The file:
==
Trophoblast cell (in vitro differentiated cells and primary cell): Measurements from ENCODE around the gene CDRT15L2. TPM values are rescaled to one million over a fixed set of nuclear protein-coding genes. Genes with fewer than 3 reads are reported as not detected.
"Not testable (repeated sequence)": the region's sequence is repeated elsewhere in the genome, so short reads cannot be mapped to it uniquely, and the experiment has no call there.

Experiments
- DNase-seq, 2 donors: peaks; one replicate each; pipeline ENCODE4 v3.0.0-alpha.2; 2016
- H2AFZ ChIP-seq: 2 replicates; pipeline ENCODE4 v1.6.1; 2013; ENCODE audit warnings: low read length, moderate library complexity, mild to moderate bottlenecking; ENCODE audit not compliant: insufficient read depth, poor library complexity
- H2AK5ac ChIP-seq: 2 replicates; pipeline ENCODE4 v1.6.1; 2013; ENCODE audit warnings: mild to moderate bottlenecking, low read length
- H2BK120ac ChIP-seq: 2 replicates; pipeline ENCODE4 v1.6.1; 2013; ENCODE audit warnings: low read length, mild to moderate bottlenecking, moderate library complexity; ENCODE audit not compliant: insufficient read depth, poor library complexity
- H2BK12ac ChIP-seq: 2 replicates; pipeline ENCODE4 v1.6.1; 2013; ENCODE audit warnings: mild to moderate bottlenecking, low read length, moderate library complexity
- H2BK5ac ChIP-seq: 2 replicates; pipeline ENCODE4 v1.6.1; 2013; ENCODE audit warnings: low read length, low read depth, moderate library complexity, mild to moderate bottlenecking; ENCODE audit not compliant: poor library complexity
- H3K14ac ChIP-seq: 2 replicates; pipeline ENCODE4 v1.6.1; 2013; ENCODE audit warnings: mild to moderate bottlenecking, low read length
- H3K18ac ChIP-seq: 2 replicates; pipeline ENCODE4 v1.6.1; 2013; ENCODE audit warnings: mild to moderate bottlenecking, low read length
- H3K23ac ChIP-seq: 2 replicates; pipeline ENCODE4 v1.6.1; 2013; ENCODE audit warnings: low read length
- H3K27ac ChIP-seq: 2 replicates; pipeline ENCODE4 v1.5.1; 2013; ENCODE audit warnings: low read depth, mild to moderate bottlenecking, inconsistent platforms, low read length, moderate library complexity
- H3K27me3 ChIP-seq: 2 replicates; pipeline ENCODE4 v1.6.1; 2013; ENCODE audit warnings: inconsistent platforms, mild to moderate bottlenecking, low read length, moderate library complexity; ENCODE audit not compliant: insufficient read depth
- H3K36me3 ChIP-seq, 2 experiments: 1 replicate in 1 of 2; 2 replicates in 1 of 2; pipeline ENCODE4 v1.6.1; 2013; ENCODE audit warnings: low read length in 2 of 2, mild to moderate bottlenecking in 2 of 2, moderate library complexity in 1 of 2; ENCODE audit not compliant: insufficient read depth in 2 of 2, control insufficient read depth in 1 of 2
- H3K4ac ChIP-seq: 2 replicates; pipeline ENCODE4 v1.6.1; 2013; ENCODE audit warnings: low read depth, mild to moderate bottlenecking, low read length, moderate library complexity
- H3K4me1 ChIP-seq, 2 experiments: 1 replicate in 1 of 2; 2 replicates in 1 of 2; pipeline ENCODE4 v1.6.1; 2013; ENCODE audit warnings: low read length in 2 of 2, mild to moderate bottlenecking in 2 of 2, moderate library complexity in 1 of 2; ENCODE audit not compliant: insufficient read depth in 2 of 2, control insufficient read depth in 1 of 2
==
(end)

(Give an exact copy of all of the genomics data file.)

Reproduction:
Trophoblast cell (in vitro differentiated cells and primary cell): Measurements from ENCODE around the gene CDRT15L2. TPM values are rescaled to one million over a fixed set of nuclear protein-coding genes. Genes with fewer than 3 reads are reported as not detected.
"Not testable (repeated sequence)": the region's sequence is repeated elsewhere in the genome, so short reads cannot be mapped to it uniquely, and the experiment has no call there.

Experiments
- DNase-seq, 2 donors: peaks; one replicate each; pipeline ENCODE4 v3.0.0-alpha.2; 2016
- H2AFZ ChIP-seq: 2 replicates; pipeline ENCODE4 v1.6.1; 2013; ENCODE audit warnings: low read length, moderate library complexity, mild to moderate bottlenecking; ENCODE audit not compliant: insufficient read depth, poor library complexity
- H2AK5ac ChIP-seq: 2 replicates; pipeline ENCODE4 v1.6.1; 2013; ENCODE audit warnings: mild to moderate bottlenecking, low read length
- H2BK120ac ChIP-seq: 2 replicates; pipeline ENCODE4 v1.6.1; 2013; ENCODE audit warnings: low read length, mild to moderate bottlenecking, moderate library complexity; ENCODE audit not compliant: insufficient read depth, poor library complexity
- H2BK12ac ChIP-seq: 2 replicates; pipeline ENCODE4 v1.6.1; 2013; ENCODE audit warnings: mild to moderate bottlenecking, low read length, moderate library complexity
- H2BK5ac ChIP-seq: 2 replicates; pipeline ENCODE4 v1.6.1; 2013; ENCODE audit warnings: low read length, low read depth, moderate library complexity, mild to moderate bottlenecking; ENCODE audit not compliant: poor library complexity
- H3K14ac ChIP-seq: 2 replicates; pipeline ENCODE4 v1.6.1; 2013; ENCODE audit warnings: mild to moderate bottlenecking, low read length
- H3K18ac ChIP-seq: 2 replicates; pipeline ENCODE4 v1.6.1; 2013; ENCODE audit warnings: mild to moderate bottlenecking, low read length
- H3K23ac ChIP-seq: 2 replicates; pipeline ENCODE4 v1.6.1; 2013; ENCODE audit warnings: low read length
- H3K27ac ChIP-seq: 2 replicates; pipeline ENCODE4 v1.5.1; 2013; ENCODE audit warnings: low read depth, mild to moderate bottlenecking, inconsistent platforms, low read length, moderate library complexity
- H3K27me3 ChIP-seq: 2 replicates; pipeline ENCODE4 v1.6.1; 2013; ENCODE audit warnings: inconsistent platforms, mild to moderate bottlenecking, low read length, moderate library complexity; ENCODE audit not compliant: insufficient read depth
- H3K36me3 ChIP-seq, 2 experiments: 1 replicate in 1 of 2; 2 replicates in 1 of 2; pipeline ENCODE4 v1.6.1; 2013; ENCODE audit warnings: low read length in 2 of 2, mild to moderate bottlenecking in 2 of 2, moderate library complexity in 1 of 2; ENCODE audit not compliant: insufficient read depth in 2 of 2, control insufficient read depth in 1 of 2
- H3K4ac ChIP-seq: 2 replicates; pipeline ENCODE4 v1.6.1; 2013; ENCODE audit warnings: low read depth, mild to moderate bottlenecking, low read length, moderate library complexity
- H3K4me1 ChIP-seq, 2 experiments: 1 replicate in 1 of 2; 2 replicates in 1 of 2; pipeline ENCODE4 v1.6.1; 2013; ENCODE audit warnings: low read length in 2 of 2, mild to moderate bottlenecking in 2 of 2, moderate library complexity in 1 of 2; ENCODE audit not compliant: insufficient read depth in 2 of 2, control insufficient read depth in 1 of 2